Fifty-one million extra people precisely (51,011,222) have an extra problem and the problem of the whole country will grow more and more difficult with expanding population.

Fifty-one million extra people in fifteen years (1991-2006) relates to 9309 births per diem. Should the trends persist, it is feared the government might be forced to introduce a one-child system (Antinatalist policy).

Though modern equipment and methods were used in the conduct of the 2006 census the results were still greeted with criticism from many quarters. Since 1963 census results have been subject of controversy.

It is therefore high time, a lasting is found to it. It is on record that Nigeria is the most populous black nation in the world and also the world’s tenth most populous country.

The Thomas Maltus factor; the numbers of people double every 25 years (unless checked) thus population grows at a geometric rate (1,2,4,8,16,32 e.t.c.) while food production increases at just an arithmetic rate (1,2,3,4,5,6 e.t.c.).

It is therefore obvious that population will always outstrip food supply unless fertility is controlled (by late marriage or celibacy) famine, vice, disease and war must serve as natural population restrictions. For obvious reasons, the world population is hardly exact.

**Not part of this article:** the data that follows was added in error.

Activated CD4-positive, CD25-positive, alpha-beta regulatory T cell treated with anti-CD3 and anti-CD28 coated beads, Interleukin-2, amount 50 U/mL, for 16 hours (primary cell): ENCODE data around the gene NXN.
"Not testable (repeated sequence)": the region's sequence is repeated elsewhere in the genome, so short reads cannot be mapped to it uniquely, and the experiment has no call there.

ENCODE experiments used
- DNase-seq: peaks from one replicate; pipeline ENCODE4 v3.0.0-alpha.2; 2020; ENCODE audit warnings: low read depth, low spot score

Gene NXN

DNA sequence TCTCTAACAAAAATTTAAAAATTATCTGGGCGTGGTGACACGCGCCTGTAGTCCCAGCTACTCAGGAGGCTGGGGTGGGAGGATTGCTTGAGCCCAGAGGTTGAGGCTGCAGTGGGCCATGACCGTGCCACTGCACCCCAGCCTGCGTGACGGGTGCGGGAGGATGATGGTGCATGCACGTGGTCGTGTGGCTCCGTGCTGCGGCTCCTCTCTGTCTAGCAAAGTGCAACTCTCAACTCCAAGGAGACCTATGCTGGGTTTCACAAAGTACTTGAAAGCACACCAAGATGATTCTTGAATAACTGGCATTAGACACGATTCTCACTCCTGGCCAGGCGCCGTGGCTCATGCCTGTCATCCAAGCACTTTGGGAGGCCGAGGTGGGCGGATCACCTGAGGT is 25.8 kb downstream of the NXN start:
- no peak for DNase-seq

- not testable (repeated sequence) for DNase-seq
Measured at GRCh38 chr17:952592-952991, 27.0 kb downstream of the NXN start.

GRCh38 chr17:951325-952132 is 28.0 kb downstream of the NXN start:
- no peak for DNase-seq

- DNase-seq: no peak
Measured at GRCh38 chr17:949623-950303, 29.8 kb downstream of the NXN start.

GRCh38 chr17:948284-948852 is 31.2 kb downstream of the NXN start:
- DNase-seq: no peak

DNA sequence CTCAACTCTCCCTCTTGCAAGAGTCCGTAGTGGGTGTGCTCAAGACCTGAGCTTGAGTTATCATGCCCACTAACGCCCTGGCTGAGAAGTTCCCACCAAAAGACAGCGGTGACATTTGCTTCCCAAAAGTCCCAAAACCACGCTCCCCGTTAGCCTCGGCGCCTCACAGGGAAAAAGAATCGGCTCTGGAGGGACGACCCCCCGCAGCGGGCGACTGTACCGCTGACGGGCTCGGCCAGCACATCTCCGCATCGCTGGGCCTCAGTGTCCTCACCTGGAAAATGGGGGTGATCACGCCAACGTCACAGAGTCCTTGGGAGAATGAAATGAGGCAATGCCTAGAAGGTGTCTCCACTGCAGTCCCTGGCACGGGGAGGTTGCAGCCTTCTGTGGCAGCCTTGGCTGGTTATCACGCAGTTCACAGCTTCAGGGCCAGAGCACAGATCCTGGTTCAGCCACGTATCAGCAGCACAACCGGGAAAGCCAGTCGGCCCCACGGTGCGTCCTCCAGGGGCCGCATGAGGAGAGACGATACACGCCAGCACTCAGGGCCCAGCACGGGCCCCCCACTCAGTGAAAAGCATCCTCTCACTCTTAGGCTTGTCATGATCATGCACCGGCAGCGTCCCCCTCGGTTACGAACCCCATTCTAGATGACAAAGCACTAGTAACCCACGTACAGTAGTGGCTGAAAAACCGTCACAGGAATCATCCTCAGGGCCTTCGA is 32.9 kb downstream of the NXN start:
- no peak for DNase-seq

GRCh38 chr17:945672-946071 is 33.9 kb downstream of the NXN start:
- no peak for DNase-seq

Population and poverty: population pressure is treated as (a law of nature) which makes poverty natural and inevitable. The root cause of pauperism is the excessive procreation of the lower classes.


          What the submissions above are directing our attention to is quite simple. Census in Nigeria has been a political game in since it commencement in the history of Nigeria.

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Dr Afe Adedayo Emmanuel

AFE, Adedayo Emmanuel Ph.D., Senior Lecturer, Department of History and International Studies Adekunle Ajasin University Akungba-Akoko, Ondo State, Nigeria.